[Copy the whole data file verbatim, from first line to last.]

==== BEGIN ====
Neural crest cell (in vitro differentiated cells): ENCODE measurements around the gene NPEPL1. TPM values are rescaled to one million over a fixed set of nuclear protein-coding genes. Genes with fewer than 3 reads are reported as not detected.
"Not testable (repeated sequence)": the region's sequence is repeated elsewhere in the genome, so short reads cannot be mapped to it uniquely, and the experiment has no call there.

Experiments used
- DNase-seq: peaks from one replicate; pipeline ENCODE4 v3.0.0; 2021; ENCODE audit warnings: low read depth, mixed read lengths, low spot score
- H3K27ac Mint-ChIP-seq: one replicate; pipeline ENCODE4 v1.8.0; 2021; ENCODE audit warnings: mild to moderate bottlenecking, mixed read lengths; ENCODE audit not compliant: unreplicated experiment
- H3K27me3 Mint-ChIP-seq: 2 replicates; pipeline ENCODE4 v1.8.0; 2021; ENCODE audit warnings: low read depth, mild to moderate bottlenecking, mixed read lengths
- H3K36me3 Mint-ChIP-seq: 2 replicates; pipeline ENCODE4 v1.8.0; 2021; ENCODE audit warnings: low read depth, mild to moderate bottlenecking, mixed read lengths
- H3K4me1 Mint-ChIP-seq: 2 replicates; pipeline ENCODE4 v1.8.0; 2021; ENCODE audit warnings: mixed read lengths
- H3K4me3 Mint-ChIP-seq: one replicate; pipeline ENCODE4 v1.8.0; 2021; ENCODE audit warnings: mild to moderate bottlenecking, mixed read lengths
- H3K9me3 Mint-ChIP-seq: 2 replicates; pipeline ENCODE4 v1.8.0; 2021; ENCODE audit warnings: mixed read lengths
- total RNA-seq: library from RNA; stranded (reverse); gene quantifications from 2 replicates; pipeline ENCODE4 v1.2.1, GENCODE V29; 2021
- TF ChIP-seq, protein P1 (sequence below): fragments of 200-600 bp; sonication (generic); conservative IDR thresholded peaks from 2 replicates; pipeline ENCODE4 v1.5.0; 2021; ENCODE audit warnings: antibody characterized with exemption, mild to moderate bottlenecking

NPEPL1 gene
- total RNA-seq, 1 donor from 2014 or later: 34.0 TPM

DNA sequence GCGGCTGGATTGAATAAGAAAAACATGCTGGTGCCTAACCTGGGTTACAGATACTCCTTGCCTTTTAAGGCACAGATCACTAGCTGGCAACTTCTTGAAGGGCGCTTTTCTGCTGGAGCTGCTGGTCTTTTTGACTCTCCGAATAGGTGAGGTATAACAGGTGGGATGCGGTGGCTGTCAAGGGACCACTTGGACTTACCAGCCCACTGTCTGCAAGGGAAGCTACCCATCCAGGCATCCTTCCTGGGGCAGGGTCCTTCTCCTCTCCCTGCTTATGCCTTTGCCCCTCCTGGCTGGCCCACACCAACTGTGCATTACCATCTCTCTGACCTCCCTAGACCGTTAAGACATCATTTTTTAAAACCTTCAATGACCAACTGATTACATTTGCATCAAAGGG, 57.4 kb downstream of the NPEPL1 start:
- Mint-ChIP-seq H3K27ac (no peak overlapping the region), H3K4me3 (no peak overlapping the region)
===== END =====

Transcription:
Neural crest cell (in vitro differentiated cells): ENCODE measurements around the gene NPEPL1. TPM values are rescaled to one million over a fixed set of nuclear protein-coding genes. Genes with fewer than 3 reads are reported as not detected.
"Not testable (repeated sequence)": the region's sequence is repeated elsewhere in the genome, so short reads cannot be mapped to it uniquely, and the experiment has no call there.

Experiments used
- DNase-seq: peaks from one replicate; pipeline ENCODE4 v3.0.0; 2021; ENCODE audit warnings: low read depth, mixed read lengths, low spot score
- H3K27ac Mint-ChIP-seq: one replicate; pipeline ENCODE4 v1.8.0; 2021; ENCODE audit warnings: mild to moderate bottlenecking, mixed read lengths; ENCODE audit not compliant: unreplicated experiment
- H3K27me3 Mint-ChIP-seq: 2 replicates; pipeline ENCODE4 v1.8.0; 2021; ENCODE audit warnings: low read depth, mild to moderate bottlenecking, mixed read lengths
- H3K36me3 Mint-ChIP-seq: 2 replicates; pipeline ENCODE4 v1.8.0; 2021; ENCODE audit warnings: low read depth, mild to moderate bottlenecking, mixed read lengths
- H3K4me1 Mint-ChIP-seq: 2 replicates; pipeline ENCODE4 v1.8.0; 2021; ENCODE audit warnings: mixed read lengths
- H3K4me3 Mint-ChIP-seq: one replicate; pipeline ENCODE4 v1.8.0; 2021; ENCODE audit warnings: mild to moderate bottlenecking, mixed read lengths
- H3K9me3 Mint-ChIP-seq: 2 replicates; pipeline ENCODE4 v1.8.0; 2021; ENCODE audit warnings: mixed read lengths
- total RNA-seq: library from RNA; stranded (reverse); gene quantifications from 2 replicates; pipeline ENCODE4 v1.2.1, GENCODE V29; 2021
- TF ChIP-seq, protein P1 (sequence below): fragments of 200-600 bp; sonication (generic); conservative IDR thresholded peaks from 2 replicates; pipeline ENCODE4 v1.5.0; 2021; ENCODE audit warnings: antibody characterized with exemption, mild to moderate bottlenecking

NPEPL1 gene
- total RNA-seq, 1 donor from 2014 or later: 34.0 TPM

DNA sequence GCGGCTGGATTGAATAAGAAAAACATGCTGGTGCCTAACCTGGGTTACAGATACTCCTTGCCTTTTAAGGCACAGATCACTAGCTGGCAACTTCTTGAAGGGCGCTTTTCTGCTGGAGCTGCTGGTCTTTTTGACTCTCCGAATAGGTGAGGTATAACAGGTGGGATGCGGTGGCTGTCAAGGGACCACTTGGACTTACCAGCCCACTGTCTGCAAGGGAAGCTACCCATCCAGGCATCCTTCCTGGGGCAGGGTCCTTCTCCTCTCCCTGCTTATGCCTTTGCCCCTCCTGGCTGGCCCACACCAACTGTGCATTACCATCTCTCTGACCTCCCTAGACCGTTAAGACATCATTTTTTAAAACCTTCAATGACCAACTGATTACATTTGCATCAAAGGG, 57.4 kb downstream of the NPEPL1 start:
- Mint-ChIP-seq H3K27ac (no peak overlapping the region), H3K4me3 (no peak overlapping the region)